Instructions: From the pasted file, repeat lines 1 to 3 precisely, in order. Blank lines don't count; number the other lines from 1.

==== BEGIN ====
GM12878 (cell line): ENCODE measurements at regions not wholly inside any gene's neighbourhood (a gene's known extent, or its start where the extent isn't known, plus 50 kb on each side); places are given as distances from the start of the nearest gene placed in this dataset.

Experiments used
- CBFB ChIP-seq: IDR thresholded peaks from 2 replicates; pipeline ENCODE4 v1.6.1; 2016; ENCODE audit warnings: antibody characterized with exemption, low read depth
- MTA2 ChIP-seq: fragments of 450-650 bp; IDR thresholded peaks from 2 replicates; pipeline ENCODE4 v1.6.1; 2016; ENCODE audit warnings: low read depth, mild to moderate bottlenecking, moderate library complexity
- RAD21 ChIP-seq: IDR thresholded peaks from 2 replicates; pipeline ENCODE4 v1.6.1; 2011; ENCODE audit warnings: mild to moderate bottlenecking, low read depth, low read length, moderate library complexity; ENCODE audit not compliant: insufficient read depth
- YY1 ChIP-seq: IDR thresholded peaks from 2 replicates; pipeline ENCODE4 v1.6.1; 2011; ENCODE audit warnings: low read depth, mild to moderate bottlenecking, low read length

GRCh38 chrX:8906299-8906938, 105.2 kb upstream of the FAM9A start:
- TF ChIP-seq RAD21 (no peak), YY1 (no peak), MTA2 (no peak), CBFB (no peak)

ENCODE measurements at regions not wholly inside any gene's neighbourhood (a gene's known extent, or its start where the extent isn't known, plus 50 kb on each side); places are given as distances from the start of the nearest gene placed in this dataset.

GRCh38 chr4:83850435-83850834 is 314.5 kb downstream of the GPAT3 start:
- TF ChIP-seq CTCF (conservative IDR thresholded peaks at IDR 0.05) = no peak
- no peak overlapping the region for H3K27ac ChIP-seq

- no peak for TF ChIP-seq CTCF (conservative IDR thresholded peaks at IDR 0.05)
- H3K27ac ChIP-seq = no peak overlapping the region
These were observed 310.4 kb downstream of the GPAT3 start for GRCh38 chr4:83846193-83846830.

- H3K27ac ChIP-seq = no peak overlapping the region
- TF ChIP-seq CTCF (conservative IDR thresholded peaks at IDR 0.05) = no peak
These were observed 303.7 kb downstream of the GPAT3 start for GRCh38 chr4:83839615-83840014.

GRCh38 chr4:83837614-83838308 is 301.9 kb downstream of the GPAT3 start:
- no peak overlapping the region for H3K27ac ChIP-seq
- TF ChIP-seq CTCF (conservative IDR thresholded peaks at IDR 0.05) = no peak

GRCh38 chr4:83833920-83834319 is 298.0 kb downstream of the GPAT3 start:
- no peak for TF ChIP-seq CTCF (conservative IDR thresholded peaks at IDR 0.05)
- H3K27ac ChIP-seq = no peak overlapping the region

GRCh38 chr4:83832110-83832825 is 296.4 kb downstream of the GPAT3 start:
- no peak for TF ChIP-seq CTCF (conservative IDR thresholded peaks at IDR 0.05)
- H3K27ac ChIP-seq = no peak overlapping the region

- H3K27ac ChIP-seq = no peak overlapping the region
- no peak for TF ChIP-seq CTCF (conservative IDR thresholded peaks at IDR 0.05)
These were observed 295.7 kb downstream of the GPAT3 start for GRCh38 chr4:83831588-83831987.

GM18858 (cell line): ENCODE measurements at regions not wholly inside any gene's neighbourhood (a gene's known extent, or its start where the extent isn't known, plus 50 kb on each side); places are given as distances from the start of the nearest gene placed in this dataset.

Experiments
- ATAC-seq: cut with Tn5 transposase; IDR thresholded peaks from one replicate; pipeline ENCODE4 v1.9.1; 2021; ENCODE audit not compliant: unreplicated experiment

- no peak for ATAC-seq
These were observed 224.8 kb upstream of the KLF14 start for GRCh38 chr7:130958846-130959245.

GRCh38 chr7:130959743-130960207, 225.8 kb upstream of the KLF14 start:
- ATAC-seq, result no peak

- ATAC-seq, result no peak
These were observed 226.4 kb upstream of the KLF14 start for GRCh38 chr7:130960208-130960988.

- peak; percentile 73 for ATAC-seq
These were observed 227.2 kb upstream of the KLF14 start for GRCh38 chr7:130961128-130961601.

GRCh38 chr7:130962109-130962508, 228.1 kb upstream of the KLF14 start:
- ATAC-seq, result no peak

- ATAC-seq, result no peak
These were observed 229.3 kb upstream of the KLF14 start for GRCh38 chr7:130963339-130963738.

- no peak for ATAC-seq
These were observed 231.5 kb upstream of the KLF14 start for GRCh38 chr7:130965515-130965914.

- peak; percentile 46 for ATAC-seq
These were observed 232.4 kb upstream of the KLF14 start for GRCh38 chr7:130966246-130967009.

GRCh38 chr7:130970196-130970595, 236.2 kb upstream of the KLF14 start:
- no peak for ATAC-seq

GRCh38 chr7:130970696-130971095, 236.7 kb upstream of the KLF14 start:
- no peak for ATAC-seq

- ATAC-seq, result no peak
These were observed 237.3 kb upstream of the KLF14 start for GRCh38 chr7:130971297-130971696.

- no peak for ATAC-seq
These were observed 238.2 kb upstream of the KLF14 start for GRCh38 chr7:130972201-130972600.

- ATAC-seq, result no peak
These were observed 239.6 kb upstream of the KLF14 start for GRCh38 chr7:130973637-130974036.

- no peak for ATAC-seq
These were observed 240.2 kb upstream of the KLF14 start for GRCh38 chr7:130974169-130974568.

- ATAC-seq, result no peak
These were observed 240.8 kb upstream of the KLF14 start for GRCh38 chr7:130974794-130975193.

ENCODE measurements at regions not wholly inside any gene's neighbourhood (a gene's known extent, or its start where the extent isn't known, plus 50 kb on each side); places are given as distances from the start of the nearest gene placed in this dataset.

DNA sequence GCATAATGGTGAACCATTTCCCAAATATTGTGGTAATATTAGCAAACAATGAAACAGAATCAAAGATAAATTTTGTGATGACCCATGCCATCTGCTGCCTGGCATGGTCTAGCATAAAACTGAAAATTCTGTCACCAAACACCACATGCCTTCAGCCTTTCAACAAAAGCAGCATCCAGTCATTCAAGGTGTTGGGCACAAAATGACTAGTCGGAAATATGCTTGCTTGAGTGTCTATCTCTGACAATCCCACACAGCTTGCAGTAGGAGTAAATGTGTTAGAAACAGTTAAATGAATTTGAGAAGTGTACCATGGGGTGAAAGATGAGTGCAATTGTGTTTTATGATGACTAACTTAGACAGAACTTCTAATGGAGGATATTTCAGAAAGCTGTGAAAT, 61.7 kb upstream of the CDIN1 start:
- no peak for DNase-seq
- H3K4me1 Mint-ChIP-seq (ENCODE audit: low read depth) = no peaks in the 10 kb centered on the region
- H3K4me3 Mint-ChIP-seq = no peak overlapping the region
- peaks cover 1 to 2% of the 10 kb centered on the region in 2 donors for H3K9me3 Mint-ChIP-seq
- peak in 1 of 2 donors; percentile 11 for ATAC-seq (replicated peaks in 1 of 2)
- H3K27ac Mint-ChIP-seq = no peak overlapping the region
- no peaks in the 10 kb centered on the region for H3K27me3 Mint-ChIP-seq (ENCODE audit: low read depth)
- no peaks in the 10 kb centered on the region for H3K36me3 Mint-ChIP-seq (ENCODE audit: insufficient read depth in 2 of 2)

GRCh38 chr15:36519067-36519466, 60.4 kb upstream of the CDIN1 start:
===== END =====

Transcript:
GM12878 (cell line): ENCODE measurements at regions not wholly inside any gene's neighbourhood (a gene's known extent, or its start where the extent isn't known, plus 50 kb on each side); places are given as distances from the start of the nearest gene placed in this dataset.

Experiments used
- CBFB ChIP-seq: IDR thresholded peaks from 2 replicates; pipeline ENCODE4 v1.6.1; 2016; ENCODE audit warnings: antibody characterized with exemption, low read depth